National Highways unveils winning Gantry of the Future
National Highways is today proud to unveil this winning design as part of an exciting competition to create the ‘gantry of the future’ for its motorways and major A-roads.
Millions of drivers see gantries every day as a routine part of their journeys – and probably don’t give them much thought. However, they are vital to providing safe and reliable journeys and giving drivers information they need to reach their destinations.
The competition was organised by National Highways in conjunction with the Royal Institute of British Architects (RIBA), with 32 entries from architectural firms from across the UK and Europe.
The winning entry, created by Useful Studio, features a simple, pared-back design approach. It was chosen by the judging panel for its elegance and simplicity, and how cohesive the design concept was across a range of different structures. As well as a modern look, it will also have less impact on the environment, with a projected reduced carbon footprint compared to current gantries. Useful Studio will now work with National Highways to develop their design concept, with a view to it becoming the standard design for new roads and major upgrades from around two years’ time.
National Highways has been seeking a more streamlined, elegant and consistent visual appearance for roadside gantries to enhance the public’s driving experience. Existing designs tend to be heavily engineered, with an emphasis on function over form.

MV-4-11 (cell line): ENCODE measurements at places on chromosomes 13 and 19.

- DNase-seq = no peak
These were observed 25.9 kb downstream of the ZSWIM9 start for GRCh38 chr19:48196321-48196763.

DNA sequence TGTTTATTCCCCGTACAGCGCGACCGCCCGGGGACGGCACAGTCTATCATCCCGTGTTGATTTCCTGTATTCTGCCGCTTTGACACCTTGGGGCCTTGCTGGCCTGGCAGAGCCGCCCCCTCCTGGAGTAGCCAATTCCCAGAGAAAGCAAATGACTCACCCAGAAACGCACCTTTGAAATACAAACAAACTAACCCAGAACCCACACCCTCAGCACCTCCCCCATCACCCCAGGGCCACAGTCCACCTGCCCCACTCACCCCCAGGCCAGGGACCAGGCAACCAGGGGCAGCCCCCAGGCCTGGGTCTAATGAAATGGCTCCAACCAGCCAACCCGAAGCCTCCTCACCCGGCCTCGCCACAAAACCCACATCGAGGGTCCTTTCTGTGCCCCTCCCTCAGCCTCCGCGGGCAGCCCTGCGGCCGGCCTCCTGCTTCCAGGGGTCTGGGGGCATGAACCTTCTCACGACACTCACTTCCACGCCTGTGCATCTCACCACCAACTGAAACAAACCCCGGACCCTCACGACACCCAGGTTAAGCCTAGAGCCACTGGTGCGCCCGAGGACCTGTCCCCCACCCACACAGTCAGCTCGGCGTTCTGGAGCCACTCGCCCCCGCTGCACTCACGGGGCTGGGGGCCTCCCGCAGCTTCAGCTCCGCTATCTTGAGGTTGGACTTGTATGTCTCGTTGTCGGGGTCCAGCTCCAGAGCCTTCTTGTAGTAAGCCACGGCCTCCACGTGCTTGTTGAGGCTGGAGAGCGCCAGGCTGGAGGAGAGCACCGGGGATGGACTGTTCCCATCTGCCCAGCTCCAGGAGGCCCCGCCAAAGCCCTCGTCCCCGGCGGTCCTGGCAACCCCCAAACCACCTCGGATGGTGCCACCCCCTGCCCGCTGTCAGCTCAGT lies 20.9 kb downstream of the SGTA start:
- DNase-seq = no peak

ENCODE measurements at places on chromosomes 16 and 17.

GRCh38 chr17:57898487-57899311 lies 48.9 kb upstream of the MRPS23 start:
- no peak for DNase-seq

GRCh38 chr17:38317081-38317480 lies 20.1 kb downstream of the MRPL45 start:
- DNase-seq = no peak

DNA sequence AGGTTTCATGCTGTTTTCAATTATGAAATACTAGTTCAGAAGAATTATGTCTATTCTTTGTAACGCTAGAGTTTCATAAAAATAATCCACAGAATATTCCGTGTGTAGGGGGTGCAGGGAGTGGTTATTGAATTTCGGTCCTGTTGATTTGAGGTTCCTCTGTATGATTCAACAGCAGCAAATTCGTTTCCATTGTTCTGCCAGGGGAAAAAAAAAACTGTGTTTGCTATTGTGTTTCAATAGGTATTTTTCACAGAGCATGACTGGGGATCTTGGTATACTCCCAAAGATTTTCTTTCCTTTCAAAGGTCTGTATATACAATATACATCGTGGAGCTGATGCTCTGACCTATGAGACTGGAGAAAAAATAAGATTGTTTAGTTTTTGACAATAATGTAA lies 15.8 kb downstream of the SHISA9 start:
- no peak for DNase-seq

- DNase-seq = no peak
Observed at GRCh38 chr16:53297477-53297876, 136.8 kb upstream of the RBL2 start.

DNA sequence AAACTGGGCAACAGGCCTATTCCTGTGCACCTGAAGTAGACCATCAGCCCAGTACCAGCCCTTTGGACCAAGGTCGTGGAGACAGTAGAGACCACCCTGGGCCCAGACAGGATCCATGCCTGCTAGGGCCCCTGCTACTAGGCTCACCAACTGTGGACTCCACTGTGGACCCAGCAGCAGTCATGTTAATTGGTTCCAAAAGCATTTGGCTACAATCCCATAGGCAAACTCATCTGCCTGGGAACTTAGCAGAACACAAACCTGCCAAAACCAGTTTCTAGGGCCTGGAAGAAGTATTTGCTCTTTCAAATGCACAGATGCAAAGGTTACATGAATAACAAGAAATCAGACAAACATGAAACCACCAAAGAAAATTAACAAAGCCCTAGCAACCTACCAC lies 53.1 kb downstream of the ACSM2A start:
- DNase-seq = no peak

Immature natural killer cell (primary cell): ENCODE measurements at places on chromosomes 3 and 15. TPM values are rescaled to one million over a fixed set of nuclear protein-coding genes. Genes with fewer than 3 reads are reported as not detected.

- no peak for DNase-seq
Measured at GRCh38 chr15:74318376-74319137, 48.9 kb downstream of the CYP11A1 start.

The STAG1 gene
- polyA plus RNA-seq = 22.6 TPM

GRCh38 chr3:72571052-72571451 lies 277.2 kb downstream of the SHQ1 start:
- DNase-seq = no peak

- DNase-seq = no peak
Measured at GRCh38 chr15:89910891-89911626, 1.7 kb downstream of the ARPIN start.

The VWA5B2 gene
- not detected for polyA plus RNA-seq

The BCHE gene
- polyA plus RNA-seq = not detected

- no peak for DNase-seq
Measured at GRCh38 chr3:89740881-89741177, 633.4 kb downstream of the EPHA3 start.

These changes go hand-in-hand with creating a more efficient standardised structure that also has a reduced carbon footprint, both in terms of the carbon needed for construction and also lower operational and maintenance costs.
The winning entry uses less steel than existing designs, meaning less embodied carbon, and the use of pre-weathered rather than painted steel. The design follows existing best practice from other highways structures and ages better than painted steel, meaning potentially lower maintenance requirements and fewer lane closures and delays for drivers.
It can be adapted for different types of structures including those spanning all carriageways and the roadside signs. We currently have 3,500 gantries, but won’t be immediately replacing structures.
National Highways Executive Director for Operations Duncan Smith, said: “This is a great opportunity for us to develop a more streamlined, elegant, and consistent visual appearance for roadside gantries to enhance drivers’ experience when driving on England’s motorways and Major A-roads.
“Existing designs tend to emphasise function over form, our challenge is to create innovative structures that can accommodate the required signage and equipment that are more sympathetic to the environment.
“In selecting Useful Studio as the winner, the judging panel admired the simplicity and elegance of the pared-back design approach, and the opportunities it presented in terms of a resource efficient, standardised, coherent suite of gantry structures that would be potentially sympathetic to a broad range of settings and contexts.”